It's hard for me to throw away fabric. I looked, I chose and I purchased. Most of it I love. I pick up a piece and usually think what can I do with this little scrap. I don't want to waste. I don't want the fabric to end up in a landfill leaking inks into our earth. But clean spaces equals clean minds. So I decided to turn my scraps into scrap bags and I will pass on these fabrics to you. Not large ones, but a small 5 ounce bag. It's not too much of an investment so you can buy as many as you need.
So what comes in these bags? Scrap bags come in quilting cottons, denims or canvases. Everything is cotton or cotton linen. No scrap is smaller than 2" wide. That's my rule of thumb. Therefore if you are a quilter it can be used for patchwork. Whatelse can you do with scraps? I compiled a list with links.
1. Super cute passport cover from Sugar and Cloth.
2. Pincushion - this modern pincushion is a great intro project into quilting, from Canoe Ridge
3. Bunting / Garland - good for any sort of party, kid's bedroom or playroom or a classroom. This one is from the Purl Bee and uses felt. Fabric can easily be substituted. I did something similar with felt, backed with fabric in my daughter's name.
4. Appliqué design on tea towels - This next one is a cute idea for a housewarming gift. I taught this to some students for a Mother's Day gift. It's an easy and quick project for young learners. They also get to be creative with designing the layout. You can buy some toweling fabric at most fabric and craft stores which saves some time sewing the towel.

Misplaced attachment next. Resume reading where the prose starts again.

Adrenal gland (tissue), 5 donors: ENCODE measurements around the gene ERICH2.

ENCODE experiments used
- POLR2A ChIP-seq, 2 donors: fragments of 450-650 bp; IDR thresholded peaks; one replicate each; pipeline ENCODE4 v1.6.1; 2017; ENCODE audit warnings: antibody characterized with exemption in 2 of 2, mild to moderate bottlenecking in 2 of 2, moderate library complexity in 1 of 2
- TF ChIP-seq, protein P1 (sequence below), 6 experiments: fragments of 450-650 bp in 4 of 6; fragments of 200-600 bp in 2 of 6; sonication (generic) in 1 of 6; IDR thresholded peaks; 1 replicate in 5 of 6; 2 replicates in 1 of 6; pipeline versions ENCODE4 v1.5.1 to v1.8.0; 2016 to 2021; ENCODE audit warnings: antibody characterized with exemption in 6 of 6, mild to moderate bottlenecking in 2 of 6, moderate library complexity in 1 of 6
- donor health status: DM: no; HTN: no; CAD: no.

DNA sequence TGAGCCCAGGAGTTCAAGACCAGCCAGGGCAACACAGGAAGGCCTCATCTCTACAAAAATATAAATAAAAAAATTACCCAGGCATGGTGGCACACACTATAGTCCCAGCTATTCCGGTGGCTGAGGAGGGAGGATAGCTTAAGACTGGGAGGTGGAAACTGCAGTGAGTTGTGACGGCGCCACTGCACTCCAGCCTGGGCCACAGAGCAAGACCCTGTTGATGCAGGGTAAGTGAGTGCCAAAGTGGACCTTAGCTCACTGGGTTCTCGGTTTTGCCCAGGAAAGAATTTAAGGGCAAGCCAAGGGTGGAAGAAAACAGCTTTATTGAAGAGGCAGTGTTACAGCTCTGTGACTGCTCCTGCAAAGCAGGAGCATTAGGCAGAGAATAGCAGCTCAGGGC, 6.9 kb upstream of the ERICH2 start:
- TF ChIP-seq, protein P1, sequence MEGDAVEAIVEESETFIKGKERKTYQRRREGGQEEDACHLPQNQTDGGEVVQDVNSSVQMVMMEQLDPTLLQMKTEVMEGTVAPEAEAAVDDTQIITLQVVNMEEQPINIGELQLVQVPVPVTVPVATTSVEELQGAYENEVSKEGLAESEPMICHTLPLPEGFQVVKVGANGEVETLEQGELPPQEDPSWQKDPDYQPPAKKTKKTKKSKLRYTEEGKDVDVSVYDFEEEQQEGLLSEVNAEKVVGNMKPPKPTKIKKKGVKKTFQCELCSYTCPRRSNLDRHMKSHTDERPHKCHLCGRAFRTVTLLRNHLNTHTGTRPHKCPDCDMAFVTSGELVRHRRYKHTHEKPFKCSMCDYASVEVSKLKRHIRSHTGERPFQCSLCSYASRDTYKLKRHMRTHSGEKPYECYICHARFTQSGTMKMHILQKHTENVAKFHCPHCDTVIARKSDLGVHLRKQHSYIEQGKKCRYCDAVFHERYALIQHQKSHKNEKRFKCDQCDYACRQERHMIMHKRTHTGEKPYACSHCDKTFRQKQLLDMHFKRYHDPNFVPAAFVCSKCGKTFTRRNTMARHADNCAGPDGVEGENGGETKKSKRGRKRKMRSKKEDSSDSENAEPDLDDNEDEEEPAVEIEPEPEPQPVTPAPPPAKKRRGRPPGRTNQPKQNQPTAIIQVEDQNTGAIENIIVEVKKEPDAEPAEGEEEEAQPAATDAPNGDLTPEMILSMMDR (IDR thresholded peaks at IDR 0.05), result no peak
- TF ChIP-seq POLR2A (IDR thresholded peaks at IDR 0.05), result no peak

And for #5, however the list can go on. Coasters. The scrap bags I make are color coordinated so you can make a set of fabric coasters that complement each other. A great house warming gift or gift for yourself. Martha Stewart has an easy tutorial. These are quilted but you don't need to do that. 2 rows of stitching around the edges are enough.
Off the top of my head some more ideas are: ornaments, fabric flowers, glasses, buttons, barrettes, zip pouch, fabric necklace, kids belts, napkin rings, memory game chips. So many diy projects, so little time. But the fabric won't end up in the landfill. To buy some scrap bags you can visit my Etsy shop or email me email@example.com and I would love to see what you make! I find when given restrictions we can create so many interesting things.
Happy New Year!
If you are like me or most people Instagram is total eye candy. I've been saving some of my likes on instagram, I think when I do look back at them I can smell the crisp leaves. I've been mentioning this to my daughter lately. Do you smell the leaves? This past weekend we drove upstate and at one point I pulled the car over so we can walk in the leaves, and smell the change of seasons. It's so refreshing and relaxing.
The photo above from I Spy Diy, a blog and website of diy projects is filled with inspiration! The style and colors are usually modern with pops of brights and neons. This photo I particularly love because of the soft shades of autumn shown. Instead of the bright, and deep shades she shows the subtle, soft faded and burnt shades of autumn. It's so quiet and beautiful.
This photo is from Domino Magazine on Instagram. This is a popular trend here in Brooklyn. People are decorating the door steps and stoops and you are asked to use the garden level entrance. This sort of decorating makes it look so bountiful.
Have you been getting inspired by fall foliage and pumpkins everywhere?